The Second intifada erupted in September 2000. The Israeli army imposed a siege on the territories under the control of the Palestinian Authority, dissecting the West Bank with hundreds of military checkpoints. As a result, Palestinian workers were unable to reach their workplaces in the West Bank; areas inside the Green Line were completely off limits. Almost overnight, thousands of Palestinian workers became jobless. The Palestinian Bureau of Statistics (2002) put the rate of visible under-employment at 41.2%. With such alarming numbers, funders and local organizations began looking for ways to provide immediate income to unemployed breadwinners and for new skill-building programs that would increase the employability of workers in new fields. Architectural restoration provided an answer to both.
Restoration is a highly labour intensive activity based on the manual work of skilled and unskilled workers. What is more, restoration work is founded upon the use of local materials and locally produced architectural details, and not only provides onsite jobs for workers, but also generates income into Palestine’s economy. To this end, conservation has become a vehicle for change rather than an end goal, representing a shift that is spearheaded by RIWAQ’s vision and work, which recognizes the holistic aspirations of local communities in all of its restoration work.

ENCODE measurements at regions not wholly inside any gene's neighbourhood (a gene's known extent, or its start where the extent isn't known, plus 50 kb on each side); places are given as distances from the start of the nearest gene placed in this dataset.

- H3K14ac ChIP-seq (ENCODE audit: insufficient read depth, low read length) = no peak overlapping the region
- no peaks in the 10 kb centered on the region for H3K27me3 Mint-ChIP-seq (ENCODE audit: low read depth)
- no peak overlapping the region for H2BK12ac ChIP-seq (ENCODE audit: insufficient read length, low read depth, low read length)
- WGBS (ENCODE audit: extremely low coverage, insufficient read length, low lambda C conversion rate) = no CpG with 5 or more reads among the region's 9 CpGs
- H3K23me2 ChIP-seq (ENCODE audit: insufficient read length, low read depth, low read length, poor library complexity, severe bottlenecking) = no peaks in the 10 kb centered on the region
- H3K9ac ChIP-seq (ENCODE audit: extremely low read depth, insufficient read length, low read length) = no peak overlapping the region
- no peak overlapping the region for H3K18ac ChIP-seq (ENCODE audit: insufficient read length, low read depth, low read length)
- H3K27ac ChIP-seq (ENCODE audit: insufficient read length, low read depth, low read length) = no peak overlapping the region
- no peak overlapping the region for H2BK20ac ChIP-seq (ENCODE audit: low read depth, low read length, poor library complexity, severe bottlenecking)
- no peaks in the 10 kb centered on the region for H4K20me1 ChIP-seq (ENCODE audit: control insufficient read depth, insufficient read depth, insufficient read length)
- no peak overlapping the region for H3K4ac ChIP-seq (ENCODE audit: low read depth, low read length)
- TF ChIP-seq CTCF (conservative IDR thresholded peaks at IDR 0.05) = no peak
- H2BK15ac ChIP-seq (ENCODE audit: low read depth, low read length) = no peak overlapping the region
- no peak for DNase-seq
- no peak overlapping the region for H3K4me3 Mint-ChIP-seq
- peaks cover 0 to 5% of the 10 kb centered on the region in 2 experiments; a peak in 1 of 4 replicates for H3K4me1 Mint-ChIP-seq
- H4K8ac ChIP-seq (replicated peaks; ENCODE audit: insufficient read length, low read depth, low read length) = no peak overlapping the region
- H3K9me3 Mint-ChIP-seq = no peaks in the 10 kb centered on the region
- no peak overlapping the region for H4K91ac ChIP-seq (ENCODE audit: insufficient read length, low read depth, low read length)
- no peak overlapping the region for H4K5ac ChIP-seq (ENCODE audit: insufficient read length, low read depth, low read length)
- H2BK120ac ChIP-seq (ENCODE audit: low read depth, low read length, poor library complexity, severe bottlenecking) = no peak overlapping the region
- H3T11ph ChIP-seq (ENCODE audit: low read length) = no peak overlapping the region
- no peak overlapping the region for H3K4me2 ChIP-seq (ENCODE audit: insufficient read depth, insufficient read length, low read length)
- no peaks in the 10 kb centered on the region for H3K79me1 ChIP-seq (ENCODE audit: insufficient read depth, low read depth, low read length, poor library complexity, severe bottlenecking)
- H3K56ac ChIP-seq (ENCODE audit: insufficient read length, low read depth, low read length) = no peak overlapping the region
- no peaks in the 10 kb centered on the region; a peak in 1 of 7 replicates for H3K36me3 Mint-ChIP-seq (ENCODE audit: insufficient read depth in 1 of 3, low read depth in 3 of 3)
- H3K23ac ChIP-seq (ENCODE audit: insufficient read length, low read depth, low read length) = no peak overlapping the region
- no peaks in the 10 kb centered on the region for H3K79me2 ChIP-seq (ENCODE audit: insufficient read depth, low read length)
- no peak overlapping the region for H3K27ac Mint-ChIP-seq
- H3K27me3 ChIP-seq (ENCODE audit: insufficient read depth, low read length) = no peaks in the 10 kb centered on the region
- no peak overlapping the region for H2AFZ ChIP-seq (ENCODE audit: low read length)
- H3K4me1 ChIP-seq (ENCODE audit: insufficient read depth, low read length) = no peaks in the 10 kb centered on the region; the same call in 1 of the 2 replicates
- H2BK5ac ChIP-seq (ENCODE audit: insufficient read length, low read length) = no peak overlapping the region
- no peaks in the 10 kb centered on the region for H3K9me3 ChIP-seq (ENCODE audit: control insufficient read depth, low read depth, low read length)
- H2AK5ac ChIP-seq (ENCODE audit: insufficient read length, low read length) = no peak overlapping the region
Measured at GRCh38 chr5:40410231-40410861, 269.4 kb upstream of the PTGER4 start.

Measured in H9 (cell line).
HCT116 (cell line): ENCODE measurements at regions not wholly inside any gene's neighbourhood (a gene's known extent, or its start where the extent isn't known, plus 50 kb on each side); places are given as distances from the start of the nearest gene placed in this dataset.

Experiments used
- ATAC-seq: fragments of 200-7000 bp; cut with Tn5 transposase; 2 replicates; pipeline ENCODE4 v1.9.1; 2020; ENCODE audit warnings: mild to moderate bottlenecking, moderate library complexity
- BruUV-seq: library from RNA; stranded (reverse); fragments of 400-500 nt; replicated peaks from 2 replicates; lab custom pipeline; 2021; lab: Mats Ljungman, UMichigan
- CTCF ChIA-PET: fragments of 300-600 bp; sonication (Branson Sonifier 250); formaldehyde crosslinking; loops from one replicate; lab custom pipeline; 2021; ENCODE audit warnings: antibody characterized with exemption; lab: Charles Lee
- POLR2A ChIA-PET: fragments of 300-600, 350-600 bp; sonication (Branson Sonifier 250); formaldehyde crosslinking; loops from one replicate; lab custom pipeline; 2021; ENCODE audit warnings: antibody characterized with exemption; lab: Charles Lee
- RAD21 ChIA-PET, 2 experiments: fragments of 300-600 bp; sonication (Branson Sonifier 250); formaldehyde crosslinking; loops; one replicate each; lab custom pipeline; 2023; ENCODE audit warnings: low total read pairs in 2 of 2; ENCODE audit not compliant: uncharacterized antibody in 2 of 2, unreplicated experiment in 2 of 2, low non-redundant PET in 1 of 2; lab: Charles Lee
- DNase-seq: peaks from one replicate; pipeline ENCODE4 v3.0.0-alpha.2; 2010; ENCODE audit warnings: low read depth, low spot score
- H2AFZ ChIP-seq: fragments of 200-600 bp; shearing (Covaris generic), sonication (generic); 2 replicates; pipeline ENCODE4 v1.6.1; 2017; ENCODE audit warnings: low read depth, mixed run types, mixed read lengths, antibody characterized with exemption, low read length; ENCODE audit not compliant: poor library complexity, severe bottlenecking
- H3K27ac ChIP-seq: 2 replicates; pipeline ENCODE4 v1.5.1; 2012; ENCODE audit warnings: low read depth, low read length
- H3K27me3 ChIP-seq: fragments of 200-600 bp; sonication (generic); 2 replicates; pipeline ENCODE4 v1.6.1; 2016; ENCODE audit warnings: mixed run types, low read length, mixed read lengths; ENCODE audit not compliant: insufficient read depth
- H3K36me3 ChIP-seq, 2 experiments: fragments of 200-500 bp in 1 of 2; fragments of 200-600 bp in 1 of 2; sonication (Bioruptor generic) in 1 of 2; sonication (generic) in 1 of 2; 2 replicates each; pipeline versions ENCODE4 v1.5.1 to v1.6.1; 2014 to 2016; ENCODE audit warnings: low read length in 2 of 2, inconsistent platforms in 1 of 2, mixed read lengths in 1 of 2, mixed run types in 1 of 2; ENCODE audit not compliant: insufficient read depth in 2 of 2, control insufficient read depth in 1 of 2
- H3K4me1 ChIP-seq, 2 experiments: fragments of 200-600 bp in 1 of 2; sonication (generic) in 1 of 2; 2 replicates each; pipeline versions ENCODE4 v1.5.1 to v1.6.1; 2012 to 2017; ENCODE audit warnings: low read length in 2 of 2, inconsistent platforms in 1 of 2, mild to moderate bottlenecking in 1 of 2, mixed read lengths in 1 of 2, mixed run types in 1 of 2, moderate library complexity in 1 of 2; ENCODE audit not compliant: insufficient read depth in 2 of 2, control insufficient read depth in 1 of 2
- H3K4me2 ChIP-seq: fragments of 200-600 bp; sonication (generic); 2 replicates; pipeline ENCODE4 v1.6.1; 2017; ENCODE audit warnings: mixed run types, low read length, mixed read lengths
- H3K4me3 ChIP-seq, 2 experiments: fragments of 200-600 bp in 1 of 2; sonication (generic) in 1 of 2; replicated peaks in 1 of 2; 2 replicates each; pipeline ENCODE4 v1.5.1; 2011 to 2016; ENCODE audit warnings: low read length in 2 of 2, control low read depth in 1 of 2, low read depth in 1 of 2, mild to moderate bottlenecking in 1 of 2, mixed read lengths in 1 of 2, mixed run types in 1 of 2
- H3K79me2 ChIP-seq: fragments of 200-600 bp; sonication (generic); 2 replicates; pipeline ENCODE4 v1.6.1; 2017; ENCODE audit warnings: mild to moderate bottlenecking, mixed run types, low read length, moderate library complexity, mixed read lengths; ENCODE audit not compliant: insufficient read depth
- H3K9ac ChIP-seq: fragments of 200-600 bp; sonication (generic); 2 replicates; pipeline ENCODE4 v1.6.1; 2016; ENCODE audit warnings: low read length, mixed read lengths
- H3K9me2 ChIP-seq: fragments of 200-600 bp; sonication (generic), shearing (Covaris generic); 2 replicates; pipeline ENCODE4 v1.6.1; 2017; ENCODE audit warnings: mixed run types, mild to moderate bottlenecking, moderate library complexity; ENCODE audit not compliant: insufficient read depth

RIWAQ’s job creation program is built around labour-intensive guidelines that minimize mechanized work, maximize the use of manual work, revive building related handicrafts, intensify the use of traditional details and enforce the use of domestic materials. As a result, our restoration budgets have a 55-60% labour component with the remaining 40% dedicated to materials; on average, 70% of these materials are sourced locally.
Each of RIWAQ’s projects includes an on-site training sessions where workers learn and refine their restoration skills, including traditional pointing, plastering, stone cutting and stone building; this supports long term employability, reinforces communities, and contributes to the local economy.
In average Riwaq renovates 6 to 8 historic buildings annually. Since 2001, Riwaq has renovated well-over 120 community centres through this program.